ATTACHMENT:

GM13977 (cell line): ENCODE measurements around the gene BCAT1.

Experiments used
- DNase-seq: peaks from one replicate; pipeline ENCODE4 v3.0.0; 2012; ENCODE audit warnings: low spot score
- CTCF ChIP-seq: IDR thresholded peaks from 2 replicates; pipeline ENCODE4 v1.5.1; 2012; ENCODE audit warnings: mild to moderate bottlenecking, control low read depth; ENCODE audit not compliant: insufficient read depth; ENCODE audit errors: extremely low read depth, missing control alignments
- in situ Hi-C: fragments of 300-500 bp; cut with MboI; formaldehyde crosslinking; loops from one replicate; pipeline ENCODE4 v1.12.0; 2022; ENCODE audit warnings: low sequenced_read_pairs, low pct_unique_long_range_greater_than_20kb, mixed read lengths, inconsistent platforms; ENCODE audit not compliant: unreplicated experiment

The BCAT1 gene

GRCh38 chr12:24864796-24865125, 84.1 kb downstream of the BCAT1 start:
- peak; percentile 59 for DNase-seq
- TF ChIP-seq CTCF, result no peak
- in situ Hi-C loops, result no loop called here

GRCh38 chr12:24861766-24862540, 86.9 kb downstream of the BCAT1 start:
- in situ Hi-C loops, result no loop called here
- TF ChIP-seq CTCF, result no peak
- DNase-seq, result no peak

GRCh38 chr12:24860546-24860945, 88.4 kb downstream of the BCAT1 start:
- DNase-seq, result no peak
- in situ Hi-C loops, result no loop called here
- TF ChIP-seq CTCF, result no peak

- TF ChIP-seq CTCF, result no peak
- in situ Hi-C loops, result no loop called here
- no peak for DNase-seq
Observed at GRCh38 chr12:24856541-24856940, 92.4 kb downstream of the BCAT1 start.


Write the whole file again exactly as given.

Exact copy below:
GM13977 (cell line): ENCODE measurements around the gene BCAT1.

Experiments used
- DNase-seq: peaks from one replicate; pipeline ENCODE4 v3.0.0; 2012; ENCODE audit warnings: low spot score
- CTCF ChIP-seq: IDR thresholded peaks from 2 replicates; pipeline ENCODE4 v1.5.1; 2012; ENCODE audit warnings: mild to moderate bottlenecking, control low read depth; ENCODE audit not compliant: insufficient read depth; ENCODE audit errors: extremely low read depth, missing control alignments
- in situ Hi-C: fragments of 300-500 bp; cut with MboI; formaldehyde crosslinking; loops from one replicate; pipeline ENCODE4 v1.12.0; 2022; ENCODE audit warnings: low sequenced_read_pairs, low pct_unique_long_range_greater_than_20kb, mixed read lengths, inconsistent platforms; ENCODE audit not compliant: unreplicated experiment

The BCAT1 gene

GRCh38 chr12:24864796-24865125, 84.1 kb downstream of the BCAT1 start:
- peak; percentile 59 for DNase-seq
- TF ChIP-seq CTCF, result no peak
- in situ Hi-C loops, result no loop called here

GRCh38 chr12:24861766-24862540, 86.9 kb downstream of the BCAT1 start:
- in situ Hi-C loops, result no loop called here
- TF ChIP-seq CTCF, result no peak
- DNase-seq, result no peak

GRCh38 chr12:24860546-24860945, 88.4 kb downstream of the BCAT1 start:
- DNase-seq, result no peak
- in situ Hi-C loops, result no loop called here
- TF ChIP-seq CTCF, result no peak

- TF ChIP-seq CTCF, result no peak
- in situ Hi-C loops, result no loop called here
- no peak for DNase-seq
Observed at GRCh38 chr12:24856541-24856940, 92.4 kb downstream of the BCAT1 start.